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The White Wires bring the Great White North to Southern California

White Wires 
Canada’s pop punk outfit the White Wires is no stranger to unconventional performances. “We do a lot of weird shows,” the band’s singer, Ian Manhire, said during an interview Monday, three days away from kicking off a West Coast tour that will land the trio in L.A. on Friday night and Fullerton’s Burger Records on Sunday. “We played in a U-Haul last summer. Just pulled up on [Victoria] island at 2 a.m. and told a bunch of people and they rode their bikes out to see us. We play a lot of house parties, we play in people’s kitchens.”

But the most daunting place the rough and ready act has played was a frigid Ontario beach in February, shortly after the release of its sophomore platter, "White Wires II," from Dirtnap Records.  "The beach season doesn’t last very long here,” Manhire said. “But we were always joking about doing a beach video in the winter, something totally stupid.” When the time came to shoot a video for the band’s summertime anthem, “Let’s Go to the Beach,” the group's members knew they had to put words into action. With a posse of 20 daring friends as extras, they lugged their gear to the snowy shores of a frozen lake. 

“It was like minus 20 degrees Celsius,” said Manhire. “It was a really cold Canadian night, and then it was windy on top of that. Girls were in full-on bathing suits, guys were in shorts. I was playing my guitar on the first take and my fingers actually went numb, so I played with construction gloves after that. But Allie was a total trooper. She was in a bikini playing drums and she was freezing. I was trying to sing along with the words but my face was so numb that it actually doesn’t sync up very well.”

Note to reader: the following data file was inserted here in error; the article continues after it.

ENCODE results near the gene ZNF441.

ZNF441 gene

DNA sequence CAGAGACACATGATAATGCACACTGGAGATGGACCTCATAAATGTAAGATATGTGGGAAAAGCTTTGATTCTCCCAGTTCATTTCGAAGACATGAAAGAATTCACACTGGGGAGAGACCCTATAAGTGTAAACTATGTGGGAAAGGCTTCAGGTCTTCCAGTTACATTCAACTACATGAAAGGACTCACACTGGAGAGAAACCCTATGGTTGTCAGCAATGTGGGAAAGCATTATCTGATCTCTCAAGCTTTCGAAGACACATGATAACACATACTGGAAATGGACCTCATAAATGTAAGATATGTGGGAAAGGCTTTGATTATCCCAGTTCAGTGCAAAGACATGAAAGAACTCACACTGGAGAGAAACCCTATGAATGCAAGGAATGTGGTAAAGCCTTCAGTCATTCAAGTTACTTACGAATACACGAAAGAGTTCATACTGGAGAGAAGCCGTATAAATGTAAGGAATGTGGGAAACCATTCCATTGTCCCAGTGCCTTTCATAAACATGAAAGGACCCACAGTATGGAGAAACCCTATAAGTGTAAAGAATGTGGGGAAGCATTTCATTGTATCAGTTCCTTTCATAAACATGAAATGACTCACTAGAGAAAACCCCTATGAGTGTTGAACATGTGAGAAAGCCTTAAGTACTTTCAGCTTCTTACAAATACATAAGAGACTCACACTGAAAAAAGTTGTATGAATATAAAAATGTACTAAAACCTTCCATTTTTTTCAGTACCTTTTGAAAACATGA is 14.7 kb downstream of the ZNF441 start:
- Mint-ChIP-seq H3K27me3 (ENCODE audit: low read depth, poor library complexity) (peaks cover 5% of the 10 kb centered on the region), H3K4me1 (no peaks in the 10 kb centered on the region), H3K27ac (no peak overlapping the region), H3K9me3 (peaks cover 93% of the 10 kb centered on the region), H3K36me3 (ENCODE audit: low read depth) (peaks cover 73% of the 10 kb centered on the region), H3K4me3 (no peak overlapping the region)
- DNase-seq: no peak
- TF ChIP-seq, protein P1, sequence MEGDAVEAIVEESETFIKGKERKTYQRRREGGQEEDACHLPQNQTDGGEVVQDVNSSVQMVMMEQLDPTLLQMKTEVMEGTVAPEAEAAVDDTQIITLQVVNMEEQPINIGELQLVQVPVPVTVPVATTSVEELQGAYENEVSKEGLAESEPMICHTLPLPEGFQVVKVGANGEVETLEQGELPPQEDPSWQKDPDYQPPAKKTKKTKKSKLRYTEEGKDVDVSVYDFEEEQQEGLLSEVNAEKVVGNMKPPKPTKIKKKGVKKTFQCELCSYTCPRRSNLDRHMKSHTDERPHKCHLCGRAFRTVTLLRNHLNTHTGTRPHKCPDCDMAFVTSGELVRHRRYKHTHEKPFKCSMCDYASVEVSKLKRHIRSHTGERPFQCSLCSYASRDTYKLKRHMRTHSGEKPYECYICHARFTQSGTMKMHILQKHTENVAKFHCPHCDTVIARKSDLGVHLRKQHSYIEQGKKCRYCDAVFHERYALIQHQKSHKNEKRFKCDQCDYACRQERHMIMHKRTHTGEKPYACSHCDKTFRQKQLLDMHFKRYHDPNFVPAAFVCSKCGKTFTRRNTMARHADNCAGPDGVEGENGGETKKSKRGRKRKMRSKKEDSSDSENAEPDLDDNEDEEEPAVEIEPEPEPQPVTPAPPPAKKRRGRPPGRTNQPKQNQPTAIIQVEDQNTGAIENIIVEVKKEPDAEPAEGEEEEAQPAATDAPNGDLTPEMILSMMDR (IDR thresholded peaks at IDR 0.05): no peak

The White Wires formed in 2007. With Manhire’s high school friend and former Million Dollar Marxists singer Luke Martin plucking bass and drummer Allie Hanlon, who has her own solo career as the divinely sweet Peach Kelli Pop, the trio quickly made its mark on the band-friendly city of Ottawa. “Ottawa’s the second biggest city [in Ontario],” said Manhire, who formed the short-lived label Going GaGa to release music by local artists, including his band’s debut. “There’s a really strong DIY music scene here. There’s a lot of bands and people help each other out.”

Since then, the White Wires have released a handful of singles and two albums, with a sound that weaves together the good-natured lyrical bounce of pop with the taut instrumentation of punk. “White Wires II,” which hit record stores in November, found the band heading in a more amped-up direction. “We got a little bit tighter,” said Manhire. “We picked up the speed a little bit with a lot more down strokes and quicker songs. It has a more punk aesthetic to it.”

In the meantime, the act is excited to be embarking on its first tour of the Golden State. “We’ve been to the States maybe five times, including SXSW twice, but we’ve never been to California,” said Manhire, whose record collection features a number of classic L.A. punk acts such as the Weirdos, the Screamers, the Bags and the Adolescents. “That’s something we’ve always wanted to do, get down to the Bay Area, and L.A. and San Diego.”

As for the future, the White Wires already have plans for their next full-length, “White Wires III,” which the band hopes to have in the can before the end of the year. “I want to try and do something a little more poppy for the next one,” said Manhire. “One thing a few people mentioned was on the first album they really liked the bass hooks and then on the second it was just like four-on-the-floor punk rock riffs and not as many bass lines. So on our next album, I want to go back a little and revisit that with lots of bass rhythm and melody.”

Check out the White Wires' sub-zero music video for “Let’s Go to the Beach,” below.

 

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-- Jason Gelt

The White Wires with Mean Jeans, Wrong Words and Pangea at the Blue Star, 2200 E. 15th St., 8 p.m. Friday. Tickets are $10. Sunday at Burger Records, 645 S. State College Blvd.,  No. A, Fullerton, 4-7 p.m. Free.

Photo: The White Wires. Credit: Christian Kock

 

 
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